According to MacRumors, or some other places I've seen, when you select your destination, the Message app checks to see if that is a known iOS5 user. If it is, it automagically changes to an iMessage. iPod Touch and iPad running iOS5 will be able to send and receive iMessages with any other iOS5 device. It will appear as a SMS text message in the Messages app, but that's appearances only as the back end protocols are doing different things.

The things I don't understand are how these automatic processes work when you have a mixed group of iOS5 and iOS4 recipients / or iOS5 iPad with BB, WP, or Goog phones.

I believe it'll probably work like it does now where you start typing a contact's name and then you either have to select their Apple ID or their Mobile (non-iOS) number.... so you could have multiple thread conversations with the same person based on where you were talking previously.

That problem goes away if the recipient is only running iOS5 devices as the conversations all meld and update into 1 thread regardless of the device used.
post #61 of 68
Quote:
Originally Posted by Tallest Skil View Post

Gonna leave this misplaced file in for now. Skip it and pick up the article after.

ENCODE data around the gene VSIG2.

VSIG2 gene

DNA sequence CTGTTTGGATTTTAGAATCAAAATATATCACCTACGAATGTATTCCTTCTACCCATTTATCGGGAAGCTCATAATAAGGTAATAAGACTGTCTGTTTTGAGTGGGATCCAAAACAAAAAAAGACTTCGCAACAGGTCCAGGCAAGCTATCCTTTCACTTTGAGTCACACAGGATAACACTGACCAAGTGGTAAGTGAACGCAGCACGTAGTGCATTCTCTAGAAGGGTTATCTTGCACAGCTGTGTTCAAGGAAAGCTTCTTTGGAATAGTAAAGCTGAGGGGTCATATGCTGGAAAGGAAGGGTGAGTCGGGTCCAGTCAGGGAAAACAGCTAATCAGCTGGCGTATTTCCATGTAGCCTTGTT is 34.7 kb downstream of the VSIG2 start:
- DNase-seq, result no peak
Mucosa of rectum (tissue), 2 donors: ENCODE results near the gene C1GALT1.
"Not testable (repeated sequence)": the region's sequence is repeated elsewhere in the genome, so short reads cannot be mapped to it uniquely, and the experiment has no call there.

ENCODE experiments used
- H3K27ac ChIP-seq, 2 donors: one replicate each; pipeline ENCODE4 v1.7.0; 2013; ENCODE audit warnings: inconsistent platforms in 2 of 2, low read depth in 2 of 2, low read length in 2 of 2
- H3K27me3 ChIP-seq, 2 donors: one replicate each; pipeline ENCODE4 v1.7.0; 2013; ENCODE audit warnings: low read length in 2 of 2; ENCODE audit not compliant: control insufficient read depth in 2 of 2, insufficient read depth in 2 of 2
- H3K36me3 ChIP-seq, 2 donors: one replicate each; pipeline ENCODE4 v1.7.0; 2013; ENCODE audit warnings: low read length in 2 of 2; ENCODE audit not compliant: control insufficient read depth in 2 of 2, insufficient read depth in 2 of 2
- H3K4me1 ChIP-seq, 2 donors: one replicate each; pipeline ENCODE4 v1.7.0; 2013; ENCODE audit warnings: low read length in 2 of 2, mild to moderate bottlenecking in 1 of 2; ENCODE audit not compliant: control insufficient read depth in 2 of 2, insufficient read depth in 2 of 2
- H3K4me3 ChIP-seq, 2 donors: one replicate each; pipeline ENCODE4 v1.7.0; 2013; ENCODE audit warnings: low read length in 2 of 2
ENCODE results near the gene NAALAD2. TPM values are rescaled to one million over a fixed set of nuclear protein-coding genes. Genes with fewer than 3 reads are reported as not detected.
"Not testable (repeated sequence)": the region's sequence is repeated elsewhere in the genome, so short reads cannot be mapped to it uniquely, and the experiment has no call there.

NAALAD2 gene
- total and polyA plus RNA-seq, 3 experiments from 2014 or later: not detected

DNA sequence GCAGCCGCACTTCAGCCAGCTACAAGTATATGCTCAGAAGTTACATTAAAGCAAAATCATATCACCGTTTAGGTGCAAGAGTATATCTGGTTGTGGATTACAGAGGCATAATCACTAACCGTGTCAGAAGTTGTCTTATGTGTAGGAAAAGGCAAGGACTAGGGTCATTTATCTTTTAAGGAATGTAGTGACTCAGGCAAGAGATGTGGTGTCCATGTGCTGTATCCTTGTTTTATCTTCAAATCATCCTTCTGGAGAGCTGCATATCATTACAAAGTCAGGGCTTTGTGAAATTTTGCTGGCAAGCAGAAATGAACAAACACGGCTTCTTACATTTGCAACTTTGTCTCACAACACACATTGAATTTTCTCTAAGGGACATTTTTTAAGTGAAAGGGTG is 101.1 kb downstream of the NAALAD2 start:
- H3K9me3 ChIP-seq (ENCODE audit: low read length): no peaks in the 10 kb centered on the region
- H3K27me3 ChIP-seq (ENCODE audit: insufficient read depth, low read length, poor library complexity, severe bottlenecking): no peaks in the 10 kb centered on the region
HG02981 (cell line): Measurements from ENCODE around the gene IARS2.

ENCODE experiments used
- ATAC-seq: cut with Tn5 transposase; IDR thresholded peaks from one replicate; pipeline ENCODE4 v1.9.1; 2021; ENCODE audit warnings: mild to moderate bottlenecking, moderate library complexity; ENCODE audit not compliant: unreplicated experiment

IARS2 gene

No, you can't send SMS messages from a device that has no capability to send SMS messages nor a device that has no present capability to add texting plans (respectively). Why would you think that? How would the carriers charge you?

I think what they are trying to ask is if I own an iPhone and I have my SMS plan. So I update my iPad and iPhone to iOS 5. Great. I start messaging a fellow iOS5 friend and it switches to iMessaging and I can respond to them on both my iPad and iPhone. If I message someone via a normal SMS who doesn't have an iPhone will those messages also appear on my iPad and can I respond from there using the plan of my iPhone? To me, this makes sense and something Apple could most certainly probably do if the wanted - the question is if they will. It also might please the carriers because it makes it easier for people to send more SMSs.

Right? If it could do this, I would die of happiness.
post #62 of 68
Quote:
Originally Posted by Ireland View Post

He knows iMessage is not cross platform.

Neither is BBM, and it's rather popular.
post #63 of 68
Quote:
Originally Posted by dasanman69 View Post

My point has nothing to do with Apple acquiring a carrier. Simply that the so called dumb pipes carry the life's blood of our devices, our calls, emails, SMS/MMS, internet, etc....and they're job like any other business is to maximize profits.